The Graveyard Book – Neil Gaiman
Bloomsbury, London; 2008
ISBN – 978-0-7475-6901-5
The back cover:
‘It is going to take more than just a couple of good-hearted souls to raise this child. It will,’ said Silas, ‘take a graveyard.’
The Graveyard Book is beautifully told children’s novel by Neil Gaiman. After the cold hearted murder of his family on one chilly Edinburgh night; an adventurous toddler escapes the same gruesome fate by wandering into a graveyard, the inhabitants of which reluctantly agree to protect him.
The book tells the story of this fortuitous orphan, as he grows up in his unusual new home with his ghostly adoptive parents and mysterious guardian. We follow as the boy grows up into a young man, and see key moments in his life as he struggles to understand the world around him, and discovers the truth of his bleak history.
The structure of the book is such that each chapter reads like a short story in its own right, each providing new characters or information that ultimately stitch together into a satisfying whole. This is perfect if you just have time for a chapter a day as you never feel unfulfilled at a chapter end. I don’t have children myself; however I feel that having mini-stories within a story would work really well for a younger reader.
The concepts that Neil explores within this novel, particularly of life after death are really interesting. For me, it actually made graveyards a happier place to visit after reading. Speaking of concepts, there are some adult discussions and some scary moments within the pages, so this book may not be suitable for the lower age groups or for a sensitive soul.
Overall I found this novel to be hugely enjoyable, I was entirely swept up by Neil Gaiman’s beautiful descriptions and light humour, not to mention the stunning illustrations by Chris Riddell that are sprinkled throughout. The mystery of the boy’s history and the unusualness of his upbringing maintain your interest throughout, and there is plenty of action and excitement to keep you on your toes. A truly wonderful and surprisingly touching book that will maintain a permanent place on my bookshelf – and I’ve just heard that there will be a movie! Another one to watch out for!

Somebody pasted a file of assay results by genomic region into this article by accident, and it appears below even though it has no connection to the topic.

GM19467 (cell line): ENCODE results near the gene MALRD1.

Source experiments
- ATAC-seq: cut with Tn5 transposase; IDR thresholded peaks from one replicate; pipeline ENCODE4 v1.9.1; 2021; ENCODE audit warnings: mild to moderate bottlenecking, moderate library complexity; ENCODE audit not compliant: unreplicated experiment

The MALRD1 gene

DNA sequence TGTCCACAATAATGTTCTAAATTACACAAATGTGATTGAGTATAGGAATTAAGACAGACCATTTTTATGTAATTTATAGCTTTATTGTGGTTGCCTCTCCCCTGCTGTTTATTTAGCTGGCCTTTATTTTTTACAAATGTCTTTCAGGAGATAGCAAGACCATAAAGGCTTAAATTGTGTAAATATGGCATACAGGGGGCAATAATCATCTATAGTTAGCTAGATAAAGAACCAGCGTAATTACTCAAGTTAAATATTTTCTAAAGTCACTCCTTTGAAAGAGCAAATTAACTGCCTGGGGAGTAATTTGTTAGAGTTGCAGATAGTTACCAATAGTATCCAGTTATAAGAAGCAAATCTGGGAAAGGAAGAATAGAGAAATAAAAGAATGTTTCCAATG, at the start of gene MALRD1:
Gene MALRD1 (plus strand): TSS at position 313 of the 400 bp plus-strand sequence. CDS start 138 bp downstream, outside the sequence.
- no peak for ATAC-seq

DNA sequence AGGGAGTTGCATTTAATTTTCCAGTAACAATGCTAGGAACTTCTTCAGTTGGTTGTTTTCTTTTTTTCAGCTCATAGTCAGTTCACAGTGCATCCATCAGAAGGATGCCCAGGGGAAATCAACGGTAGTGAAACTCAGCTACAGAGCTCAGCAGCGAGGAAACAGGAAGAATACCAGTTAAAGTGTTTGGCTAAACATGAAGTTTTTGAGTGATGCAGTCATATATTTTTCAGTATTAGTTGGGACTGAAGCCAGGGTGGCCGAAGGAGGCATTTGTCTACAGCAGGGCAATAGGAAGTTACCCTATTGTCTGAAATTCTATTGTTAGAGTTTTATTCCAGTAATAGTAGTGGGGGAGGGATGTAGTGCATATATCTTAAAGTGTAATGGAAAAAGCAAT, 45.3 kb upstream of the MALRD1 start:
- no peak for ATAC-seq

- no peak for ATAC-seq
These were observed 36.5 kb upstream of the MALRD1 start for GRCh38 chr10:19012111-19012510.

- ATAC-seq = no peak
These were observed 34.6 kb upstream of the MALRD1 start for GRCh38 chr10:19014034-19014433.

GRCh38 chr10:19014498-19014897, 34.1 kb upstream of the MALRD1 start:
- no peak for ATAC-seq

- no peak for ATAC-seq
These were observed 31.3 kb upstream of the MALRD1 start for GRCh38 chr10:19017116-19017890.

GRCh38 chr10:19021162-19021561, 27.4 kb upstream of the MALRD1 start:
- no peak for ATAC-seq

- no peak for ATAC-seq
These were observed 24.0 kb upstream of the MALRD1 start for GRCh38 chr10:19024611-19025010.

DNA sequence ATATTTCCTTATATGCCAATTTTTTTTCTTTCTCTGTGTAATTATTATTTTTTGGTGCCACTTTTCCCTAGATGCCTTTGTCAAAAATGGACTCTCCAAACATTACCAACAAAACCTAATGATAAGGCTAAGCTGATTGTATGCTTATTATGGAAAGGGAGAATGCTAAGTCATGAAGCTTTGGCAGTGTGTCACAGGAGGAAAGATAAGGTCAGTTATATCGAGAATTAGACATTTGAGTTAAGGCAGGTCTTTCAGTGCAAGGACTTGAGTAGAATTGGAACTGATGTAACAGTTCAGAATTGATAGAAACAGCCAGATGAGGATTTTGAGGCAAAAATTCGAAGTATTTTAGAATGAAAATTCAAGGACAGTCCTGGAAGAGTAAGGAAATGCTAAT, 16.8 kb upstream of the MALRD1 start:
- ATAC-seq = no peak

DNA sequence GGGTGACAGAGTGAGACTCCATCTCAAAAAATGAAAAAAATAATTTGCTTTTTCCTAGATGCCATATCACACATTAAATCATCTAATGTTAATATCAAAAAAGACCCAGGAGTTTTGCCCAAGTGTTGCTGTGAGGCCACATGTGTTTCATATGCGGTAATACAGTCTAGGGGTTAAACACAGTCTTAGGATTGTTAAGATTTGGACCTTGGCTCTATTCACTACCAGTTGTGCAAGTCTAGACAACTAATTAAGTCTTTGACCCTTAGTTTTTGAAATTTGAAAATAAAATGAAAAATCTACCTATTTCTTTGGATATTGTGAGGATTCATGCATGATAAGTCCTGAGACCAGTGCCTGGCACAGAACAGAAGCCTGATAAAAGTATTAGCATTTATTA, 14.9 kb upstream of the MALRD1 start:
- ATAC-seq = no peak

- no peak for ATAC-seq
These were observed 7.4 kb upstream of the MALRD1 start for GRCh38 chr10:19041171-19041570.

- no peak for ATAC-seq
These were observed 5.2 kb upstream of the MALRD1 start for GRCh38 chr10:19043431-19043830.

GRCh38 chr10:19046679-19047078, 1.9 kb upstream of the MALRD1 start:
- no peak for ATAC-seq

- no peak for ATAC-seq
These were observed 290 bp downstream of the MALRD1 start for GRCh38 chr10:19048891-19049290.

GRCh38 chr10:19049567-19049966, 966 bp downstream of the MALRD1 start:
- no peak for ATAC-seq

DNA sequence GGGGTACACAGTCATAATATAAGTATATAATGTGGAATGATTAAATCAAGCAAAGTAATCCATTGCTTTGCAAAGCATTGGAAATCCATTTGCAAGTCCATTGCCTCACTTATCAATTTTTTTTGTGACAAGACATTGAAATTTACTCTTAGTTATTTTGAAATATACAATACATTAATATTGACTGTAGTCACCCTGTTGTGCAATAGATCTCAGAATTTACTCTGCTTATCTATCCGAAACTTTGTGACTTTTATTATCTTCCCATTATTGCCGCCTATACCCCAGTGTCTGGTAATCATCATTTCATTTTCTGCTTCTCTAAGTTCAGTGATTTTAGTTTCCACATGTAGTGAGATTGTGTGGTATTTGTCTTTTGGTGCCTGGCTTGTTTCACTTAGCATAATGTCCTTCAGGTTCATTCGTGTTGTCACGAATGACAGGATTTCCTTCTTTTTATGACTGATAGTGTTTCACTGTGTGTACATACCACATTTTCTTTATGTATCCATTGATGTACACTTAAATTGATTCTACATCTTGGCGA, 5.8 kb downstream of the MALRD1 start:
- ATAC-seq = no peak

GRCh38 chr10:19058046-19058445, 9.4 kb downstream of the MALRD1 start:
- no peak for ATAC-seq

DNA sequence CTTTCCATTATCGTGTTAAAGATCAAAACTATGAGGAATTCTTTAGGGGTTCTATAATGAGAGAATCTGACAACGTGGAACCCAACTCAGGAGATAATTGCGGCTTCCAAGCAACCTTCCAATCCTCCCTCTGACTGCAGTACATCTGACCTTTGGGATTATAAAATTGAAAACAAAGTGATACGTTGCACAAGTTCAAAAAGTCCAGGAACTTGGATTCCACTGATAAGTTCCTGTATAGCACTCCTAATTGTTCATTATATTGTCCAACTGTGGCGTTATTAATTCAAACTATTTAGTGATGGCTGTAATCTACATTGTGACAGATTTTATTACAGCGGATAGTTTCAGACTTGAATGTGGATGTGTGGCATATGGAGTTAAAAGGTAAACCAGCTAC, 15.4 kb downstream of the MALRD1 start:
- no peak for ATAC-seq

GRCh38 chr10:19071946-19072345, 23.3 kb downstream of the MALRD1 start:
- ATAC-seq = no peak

“You might not have seen a pale, plump woman, who walked the path near the front gates, and if you had seen her, with a second, more careful glance you would have realised that she was only moonlight, mist and shadow.”
“…You are not fading. You are obvious. You are difficult to miss. If you came to me in company with a purple lion, a green elephant, and a scarlet unicorn astride which was the King of England in his Royal Robes, I do believe that it is you alone that people would stare at…”
“Abanazer Bolger had thick spectacles and a permanent expression of mild distaste, as if he had just realised that the milk in his tea had been on the turn, and he could not get the sour taste of it out of his mouth.”
“There was a woman riding on the horse’s bare back, wearing a long grey dress that hung and gleamed beneath the December moon like cobwebs in the dew.”
“You’re alive… That means you have infinite potential. You can do anything, make anything, dream anything. If you change the world, the world will change. Potential. Once you’re dead, it’s gone.”